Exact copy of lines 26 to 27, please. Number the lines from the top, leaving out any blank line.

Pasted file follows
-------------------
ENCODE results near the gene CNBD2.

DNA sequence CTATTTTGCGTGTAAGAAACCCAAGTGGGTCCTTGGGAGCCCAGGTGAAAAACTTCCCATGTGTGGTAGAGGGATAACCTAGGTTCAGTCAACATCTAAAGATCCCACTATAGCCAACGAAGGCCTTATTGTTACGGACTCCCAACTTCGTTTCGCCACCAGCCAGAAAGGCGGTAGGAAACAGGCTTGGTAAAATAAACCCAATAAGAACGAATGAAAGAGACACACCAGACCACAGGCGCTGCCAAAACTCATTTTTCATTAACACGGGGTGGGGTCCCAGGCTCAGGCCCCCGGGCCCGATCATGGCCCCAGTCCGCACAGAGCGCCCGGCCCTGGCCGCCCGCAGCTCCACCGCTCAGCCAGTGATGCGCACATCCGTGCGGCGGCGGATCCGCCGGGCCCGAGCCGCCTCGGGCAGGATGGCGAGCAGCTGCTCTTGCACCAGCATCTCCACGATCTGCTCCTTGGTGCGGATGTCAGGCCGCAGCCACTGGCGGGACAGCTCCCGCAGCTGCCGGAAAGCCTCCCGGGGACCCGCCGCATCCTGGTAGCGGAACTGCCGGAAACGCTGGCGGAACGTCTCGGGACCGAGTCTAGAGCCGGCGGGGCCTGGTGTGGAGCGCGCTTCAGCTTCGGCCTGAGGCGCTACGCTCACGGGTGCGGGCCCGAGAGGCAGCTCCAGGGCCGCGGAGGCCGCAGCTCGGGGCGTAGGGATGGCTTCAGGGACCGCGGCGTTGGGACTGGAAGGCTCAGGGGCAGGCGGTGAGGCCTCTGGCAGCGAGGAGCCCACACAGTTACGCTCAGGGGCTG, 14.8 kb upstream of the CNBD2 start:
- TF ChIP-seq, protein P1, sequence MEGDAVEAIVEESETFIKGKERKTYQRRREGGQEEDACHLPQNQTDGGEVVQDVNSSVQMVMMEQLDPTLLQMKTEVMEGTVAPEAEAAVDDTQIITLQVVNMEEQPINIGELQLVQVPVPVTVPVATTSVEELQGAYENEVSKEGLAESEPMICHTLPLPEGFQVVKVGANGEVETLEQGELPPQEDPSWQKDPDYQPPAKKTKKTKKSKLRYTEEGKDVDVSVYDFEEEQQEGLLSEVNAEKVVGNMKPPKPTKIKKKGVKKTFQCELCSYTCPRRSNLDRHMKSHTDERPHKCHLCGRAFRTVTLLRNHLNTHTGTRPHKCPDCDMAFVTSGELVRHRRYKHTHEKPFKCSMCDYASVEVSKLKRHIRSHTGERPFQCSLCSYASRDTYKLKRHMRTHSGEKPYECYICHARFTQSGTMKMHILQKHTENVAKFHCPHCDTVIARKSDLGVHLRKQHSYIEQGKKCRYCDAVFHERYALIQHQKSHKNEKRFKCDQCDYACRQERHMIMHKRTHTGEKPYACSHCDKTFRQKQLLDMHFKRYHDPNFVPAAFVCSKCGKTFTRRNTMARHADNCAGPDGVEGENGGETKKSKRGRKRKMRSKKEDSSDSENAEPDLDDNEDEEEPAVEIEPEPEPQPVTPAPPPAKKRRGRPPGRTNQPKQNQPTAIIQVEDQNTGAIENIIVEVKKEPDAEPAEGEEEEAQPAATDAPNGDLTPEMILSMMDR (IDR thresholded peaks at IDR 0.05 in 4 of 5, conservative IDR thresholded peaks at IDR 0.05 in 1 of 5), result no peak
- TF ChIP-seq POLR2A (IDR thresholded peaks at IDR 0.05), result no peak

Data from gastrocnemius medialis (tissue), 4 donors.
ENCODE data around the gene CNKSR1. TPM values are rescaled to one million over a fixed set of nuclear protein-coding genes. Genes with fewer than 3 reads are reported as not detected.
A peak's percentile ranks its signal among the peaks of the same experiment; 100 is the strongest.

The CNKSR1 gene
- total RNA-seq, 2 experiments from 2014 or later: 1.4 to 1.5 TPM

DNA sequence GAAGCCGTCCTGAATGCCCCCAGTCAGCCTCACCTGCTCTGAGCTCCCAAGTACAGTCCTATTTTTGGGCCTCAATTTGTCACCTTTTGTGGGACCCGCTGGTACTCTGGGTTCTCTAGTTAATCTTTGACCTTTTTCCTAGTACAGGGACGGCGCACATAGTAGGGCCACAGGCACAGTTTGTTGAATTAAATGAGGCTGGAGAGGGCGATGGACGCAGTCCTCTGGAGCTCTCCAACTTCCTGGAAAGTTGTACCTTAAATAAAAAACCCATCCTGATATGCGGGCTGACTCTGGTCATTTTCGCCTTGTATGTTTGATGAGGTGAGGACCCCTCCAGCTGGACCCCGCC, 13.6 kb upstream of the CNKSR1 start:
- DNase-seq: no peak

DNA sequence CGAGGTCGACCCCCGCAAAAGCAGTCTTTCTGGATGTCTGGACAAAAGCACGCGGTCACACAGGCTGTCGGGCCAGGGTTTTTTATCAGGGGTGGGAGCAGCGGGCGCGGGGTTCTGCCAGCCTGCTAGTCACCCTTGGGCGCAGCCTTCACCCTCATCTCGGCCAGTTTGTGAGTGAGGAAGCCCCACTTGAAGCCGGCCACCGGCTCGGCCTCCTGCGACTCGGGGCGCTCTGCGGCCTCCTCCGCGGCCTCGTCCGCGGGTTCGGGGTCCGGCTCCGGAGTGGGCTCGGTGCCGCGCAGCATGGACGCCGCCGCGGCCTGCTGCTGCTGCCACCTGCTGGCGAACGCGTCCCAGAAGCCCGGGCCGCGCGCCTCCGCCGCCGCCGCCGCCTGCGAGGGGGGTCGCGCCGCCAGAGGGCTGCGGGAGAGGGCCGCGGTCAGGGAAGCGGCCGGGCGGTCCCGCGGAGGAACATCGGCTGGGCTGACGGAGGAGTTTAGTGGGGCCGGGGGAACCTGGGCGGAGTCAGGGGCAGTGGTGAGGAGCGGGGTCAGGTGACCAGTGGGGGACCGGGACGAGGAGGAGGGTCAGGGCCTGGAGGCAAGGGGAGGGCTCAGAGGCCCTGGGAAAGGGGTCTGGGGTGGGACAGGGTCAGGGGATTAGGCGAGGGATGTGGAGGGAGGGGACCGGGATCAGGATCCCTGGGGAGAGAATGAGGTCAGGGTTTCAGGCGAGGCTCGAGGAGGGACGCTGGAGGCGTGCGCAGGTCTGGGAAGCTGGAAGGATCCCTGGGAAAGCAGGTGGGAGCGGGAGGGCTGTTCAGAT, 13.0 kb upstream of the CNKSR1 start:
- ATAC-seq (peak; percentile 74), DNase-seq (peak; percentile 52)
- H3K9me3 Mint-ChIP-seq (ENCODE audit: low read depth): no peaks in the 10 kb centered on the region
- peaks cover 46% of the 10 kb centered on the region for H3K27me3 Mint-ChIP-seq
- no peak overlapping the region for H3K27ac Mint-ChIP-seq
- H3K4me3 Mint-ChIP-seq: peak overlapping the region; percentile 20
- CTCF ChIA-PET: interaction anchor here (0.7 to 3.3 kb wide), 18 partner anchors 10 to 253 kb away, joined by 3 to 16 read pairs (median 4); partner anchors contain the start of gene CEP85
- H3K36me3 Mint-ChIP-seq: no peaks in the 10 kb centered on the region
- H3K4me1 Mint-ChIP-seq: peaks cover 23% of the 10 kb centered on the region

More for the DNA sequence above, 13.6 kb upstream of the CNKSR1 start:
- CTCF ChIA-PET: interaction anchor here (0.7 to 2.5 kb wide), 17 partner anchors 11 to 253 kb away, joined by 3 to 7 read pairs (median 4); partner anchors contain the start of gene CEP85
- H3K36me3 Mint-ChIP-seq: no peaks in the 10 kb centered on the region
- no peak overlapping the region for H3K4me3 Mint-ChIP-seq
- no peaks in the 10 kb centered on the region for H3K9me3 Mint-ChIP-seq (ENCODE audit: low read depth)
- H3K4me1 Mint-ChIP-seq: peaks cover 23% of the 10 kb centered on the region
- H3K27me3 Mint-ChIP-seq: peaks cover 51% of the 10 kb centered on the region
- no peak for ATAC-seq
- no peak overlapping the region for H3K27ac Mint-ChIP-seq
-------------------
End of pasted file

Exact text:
- H3K4me1 Mint-ChIP-seq: peaks cover 23% of the 10 kb centered on the region
- H3K27me3 Mint-ChIP-seq: peaks cover 51% of the 10 kb centered on the region